Instead of defining standardization, lawmakers have chosen to set up incentives, including higher capital requirements and collateral requirements for customized trades that cannot be cleared or traded on an exchange.
"There's also market pressure," Frank said. "If I'm one of those end users, I'd probably get a better price on an exchange than if I made some face-to-face deal. Capital requirements drive a lot of it, because the higher your capital requirements, the more you're going to have to charge someone you're doing business with."
Since the attempt to regulate OTC derivatives began, banks have frequently complained that accounting rules prevent them from counting as hedge positions any contract that is not specifically aligned to unique risks on their balance sheets.
Frank said that while he did not want Congress to legislate accounting rule changes outright, he would write to the Federal Accounting Standards Board to ask for neutrality on accounting rules regarding risk hedging.
He did not elaborate on how, specifically, he would ask the FASB to treat standardized derivatives contracts differently.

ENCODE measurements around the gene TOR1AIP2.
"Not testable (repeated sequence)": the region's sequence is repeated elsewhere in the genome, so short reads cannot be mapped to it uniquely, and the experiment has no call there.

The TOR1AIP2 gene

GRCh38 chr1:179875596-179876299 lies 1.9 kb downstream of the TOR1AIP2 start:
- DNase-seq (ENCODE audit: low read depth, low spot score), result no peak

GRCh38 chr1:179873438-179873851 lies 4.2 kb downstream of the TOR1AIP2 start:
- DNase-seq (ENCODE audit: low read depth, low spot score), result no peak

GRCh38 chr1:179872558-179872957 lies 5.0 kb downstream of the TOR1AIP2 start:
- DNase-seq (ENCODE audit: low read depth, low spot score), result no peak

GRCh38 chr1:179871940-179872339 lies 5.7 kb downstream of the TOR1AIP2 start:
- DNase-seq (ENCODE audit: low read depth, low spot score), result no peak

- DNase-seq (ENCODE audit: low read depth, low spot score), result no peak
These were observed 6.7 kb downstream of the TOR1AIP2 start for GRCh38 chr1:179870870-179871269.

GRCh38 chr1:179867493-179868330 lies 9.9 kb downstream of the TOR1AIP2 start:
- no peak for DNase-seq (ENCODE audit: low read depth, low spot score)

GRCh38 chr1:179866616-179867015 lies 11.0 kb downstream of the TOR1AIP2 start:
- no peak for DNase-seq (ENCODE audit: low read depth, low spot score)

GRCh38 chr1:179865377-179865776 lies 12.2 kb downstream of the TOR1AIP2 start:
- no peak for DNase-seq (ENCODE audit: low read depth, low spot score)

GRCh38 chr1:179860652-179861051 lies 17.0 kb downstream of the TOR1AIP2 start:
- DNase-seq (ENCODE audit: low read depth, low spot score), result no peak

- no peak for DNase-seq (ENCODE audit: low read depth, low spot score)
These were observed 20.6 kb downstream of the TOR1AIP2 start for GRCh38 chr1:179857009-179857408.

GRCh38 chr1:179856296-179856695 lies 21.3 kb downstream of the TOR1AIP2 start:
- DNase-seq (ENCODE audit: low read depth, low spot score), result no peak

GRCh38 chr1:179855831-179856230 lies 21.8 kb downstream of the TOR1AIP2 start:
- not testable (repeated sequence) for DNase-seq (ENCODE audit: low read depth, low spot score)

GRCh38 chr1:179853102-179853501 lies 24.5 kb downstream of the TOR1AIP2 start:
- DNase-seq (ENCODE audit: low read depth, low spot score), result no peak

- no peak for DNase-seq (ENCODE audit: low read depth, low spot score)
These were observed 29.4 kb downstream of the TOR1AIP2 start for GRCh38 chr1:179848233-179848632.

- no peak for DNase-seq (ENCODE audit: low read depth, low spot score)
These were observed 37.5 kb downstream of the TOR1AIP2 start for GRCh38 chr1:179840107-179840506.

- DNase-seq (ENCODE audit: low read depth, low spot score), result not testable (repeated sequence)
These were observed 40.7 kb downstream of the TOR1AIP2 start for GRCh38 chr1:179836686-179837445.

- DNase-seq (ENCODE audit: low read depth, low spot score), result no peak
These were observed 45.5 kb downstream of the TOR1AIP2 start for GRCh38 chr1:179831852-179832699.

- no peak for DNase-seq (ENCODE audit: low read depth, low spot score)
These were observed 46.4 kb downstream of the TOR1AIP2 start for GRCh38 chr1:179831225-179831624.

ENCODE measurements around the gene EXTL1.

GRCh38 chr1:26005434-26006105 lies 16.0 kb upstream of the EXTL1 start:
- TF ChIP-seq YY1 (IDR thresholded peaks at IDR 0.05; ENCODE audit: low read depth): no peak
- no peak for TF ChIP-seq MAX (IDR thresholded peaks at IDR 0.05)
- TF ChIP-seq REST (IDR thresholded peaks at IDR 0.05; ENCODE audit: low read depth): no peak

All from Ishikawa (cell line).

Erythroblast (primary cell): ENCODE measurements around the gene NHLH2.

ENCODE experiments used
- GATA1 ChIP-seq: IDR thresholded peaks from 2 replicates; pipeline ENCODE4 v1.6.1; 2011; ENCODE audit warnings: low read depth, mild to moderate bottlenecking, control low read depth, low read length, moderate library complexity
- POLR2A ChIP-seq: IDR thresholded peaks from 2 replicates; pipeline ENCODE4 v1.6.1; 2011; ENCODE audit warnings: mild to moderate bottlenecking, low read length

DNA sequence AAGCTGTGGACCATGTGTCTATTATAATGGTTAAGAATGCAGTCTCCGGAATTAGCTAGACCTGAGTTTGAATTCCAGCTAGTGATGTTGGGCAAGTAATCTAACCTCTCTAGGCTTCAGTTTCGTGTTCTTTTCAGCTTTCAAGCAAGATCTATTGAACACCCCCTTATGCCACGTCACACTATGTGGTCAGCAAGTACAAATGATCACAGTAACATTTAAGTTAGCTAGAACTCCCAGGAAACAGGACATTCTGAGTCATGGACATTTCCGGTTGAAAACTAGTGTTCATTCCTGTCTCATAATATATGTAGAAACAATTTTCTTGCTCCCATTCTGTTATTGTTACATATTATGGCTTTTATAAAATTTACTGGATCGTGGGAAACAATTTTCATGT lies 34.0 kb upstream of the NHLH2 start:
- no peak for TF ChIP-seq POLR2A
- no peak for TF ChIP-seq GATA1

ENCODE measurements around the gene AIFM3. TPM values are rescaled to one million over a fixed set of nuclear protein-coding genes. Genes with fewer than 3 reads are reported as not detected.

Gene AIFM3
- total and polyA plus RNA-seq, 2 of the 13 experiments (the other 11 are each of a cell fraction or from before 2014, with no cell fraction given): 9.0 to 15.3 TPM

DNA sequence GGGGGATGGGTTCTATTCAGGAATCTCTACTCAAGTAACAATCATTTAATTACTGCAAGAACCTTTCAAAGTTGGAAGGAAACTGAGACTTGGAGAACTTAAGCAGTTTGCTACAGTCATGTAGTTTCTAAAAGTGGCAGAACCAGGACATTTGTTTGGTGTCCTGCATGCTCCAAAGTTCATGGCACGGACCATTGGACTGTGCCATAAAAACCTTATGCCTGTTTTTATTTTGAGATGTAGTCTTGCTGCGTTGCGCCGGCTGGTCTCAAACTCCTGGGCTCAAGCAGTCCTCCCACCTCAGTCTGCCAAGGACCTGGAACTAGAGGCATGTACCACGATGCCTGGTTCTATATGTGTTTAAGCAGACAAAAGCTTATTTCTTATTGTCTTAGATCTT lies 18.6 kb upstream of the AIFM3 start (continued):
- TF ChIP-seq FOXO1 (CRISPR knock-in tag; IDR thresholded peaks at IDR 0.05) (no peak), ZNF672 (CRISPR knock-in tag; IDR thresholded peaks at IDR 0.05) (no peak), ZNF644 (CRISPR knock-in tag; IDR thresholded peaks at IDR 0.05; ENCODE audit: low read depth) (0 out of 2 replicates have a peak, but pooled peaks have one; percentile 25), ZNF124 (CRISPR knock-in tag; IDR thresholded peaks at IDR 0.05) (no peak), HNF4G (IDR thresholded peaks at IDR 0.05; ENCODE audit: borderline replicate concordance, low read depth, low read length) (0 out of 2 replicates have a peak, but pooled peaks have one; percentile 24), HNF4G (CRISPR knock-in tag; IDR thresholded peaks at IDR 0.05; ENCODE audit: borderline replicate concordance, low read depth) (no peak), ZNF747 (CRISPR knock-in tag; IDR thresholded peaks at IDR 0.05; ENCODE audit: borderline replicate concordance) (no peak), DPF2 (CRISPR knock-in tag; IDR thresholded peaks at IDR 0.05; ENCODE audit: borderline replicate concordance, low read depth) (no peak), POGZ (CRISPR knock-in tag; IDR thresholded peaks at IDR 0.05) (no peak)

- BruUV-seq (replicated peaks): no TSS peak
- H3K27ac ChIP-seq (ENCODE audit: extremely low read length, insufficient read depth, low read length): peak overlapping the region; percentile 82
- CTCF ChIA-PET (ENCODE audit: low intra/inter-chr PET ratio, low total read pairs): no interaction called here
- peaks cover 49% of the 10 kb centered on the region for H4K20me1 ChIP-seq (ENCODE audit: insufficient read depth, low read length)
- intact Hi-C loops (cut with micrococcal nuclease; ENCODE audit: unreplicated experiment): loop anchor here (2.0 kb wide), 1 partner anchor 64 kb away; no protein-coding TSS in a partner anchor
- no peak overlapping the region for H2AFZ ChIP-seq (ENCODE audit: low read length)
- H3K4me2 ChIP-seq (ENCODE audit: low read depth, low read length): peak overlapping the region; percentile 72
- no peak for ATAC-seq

But Robert Davis, an executive vice president at the American Bankers Association, said the requirements for contract specificity stemmed from a complicated rule, FAS 133, and any alteration to its treatment of the contracts would represent "a watershed change."
During the press conference, the two chairmen took time to emphasize their close cooperation. Frank said the agreement he and Peterson had reached thus far defied "the expectations of many and the hopes of some."
Whether bankers will find much success in attempting to change the bill is unclear. The largest banks, who care the most about derivatives, are in the weakest political position. Still, some analysts warned that as the two committees work through the bill, differences could emerge.
"From time to time you'll see agreements between committee chairmen, and then you have to let the political process play out," Gardner said. "I suspect that something close to this will probably be in the end product."